I think Flickr also relates back to week 1 when talked about web 2.0. Flickr allows professional photographers, aspiring photographers, casual photographers, or just anyone with a camera a place to showcase their work as well as see other peoples work. It goes the other way to it does not only benefit the photographers but the people looking for pictures too. If it wasn't for web 2.0 sites such as Flickr and youtube we would only have photographs and video of the RNC protests from major media sources and its highly doubtful that, that is the kind of photographs or video we are looking for. Through these web 2.0 sites we get a more first hand experience of what it was like to be their on not the experience that the major media tries to portray.

Surprisingly I had never used flickr prior to this class and after playing around with it I have realized it truly is a remarkable site. The search by camera function amazes me and I'm sure is awesome to a true photo enthusiast (which I am not, I don't know what any of the buttons on my digi cam do except the shutter button). And I can see how both the mass corporation (yahoo in this case) and the user benefit from it. The user gets to see what type of pictures all these cameras take and Yahoo gets to refer you to where to buy the camera via Yahoo shopping. It seems like it is a happy medium between the user benefit and the corporation benefit as well and that is probably how that site has become so successful.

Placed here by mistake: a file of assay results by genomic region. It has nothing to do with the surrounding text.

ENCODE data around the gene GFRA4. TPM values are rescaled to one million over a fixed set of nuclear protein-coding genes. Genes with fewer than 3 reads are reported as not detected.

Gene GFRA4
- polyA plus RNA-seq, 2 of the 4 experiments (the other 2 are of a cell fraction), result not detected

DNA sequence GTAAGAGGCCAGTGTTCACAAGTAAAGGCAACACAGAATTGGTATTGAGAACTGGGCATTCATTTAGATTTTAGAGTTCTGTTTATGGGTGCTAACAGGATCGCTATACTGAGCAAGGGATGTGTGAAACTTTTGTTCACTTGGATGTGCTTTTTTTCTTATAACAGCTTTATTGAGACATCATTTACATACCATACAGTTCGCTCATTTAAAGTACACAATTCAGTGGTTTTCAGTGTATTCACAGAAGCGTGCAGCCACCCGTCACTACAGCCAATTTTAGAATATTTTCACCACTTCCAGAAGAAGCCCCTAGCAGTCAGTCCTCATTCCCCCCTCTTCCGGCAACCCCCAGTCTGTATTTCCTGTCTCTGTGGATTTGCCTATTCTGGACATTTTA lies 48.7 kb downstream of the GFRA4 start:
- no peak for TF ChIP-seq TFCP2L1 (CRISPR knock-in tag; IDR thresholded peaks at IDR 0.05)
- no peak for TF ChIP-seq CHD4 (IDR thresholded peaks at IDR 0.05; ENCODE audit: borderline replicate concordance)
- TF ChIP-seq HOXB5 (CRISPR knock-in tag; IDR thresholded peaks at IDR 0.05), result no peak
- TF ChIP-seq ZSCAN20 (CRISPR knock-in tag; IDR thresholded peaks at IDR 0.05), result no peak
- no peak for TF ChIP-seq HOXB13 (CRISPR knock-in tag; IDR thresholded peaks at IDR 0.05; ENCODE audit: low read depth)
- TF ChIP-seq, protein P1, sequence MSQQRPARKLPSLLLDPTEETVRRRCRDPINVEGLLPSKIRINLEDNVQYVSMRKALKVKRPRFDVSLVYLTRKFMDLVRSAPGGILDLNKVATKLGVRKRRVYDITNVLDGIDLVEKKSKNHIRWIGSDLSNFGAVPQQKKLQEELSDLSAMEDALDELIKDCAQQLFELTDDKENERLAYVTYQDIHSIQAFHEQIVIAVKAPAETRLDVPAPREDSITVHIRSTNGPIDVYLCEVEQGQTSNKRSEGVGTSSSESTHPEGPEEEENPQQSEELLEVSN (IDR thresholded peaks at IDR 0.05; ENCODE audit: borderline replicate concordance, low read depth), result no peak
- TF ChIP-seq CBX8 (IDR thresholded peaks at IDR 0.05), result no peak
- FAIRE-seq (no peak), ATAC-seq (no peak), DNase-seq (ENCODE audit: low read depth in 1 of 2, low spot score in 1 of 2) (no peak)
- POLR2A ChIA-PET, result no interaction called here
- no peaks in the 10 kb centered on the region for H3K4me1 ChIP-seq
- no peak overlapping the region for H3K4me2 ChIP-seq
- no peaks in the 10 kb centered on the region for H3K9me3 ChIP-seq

Aesthetically pleasing

Flckr was extremely easy to use and while there are a lot of other image based sites out there, Flickr seems to be the best choice for our wiki. The Creative Commons section was useful and means we do not have to track down the creator/origin for each image. Although I wonder what will become of the maps I found during my research. My topic is Community Impact Traffic and you can imagine there isn’t much to find on flickr except photographs of different modes of transportation.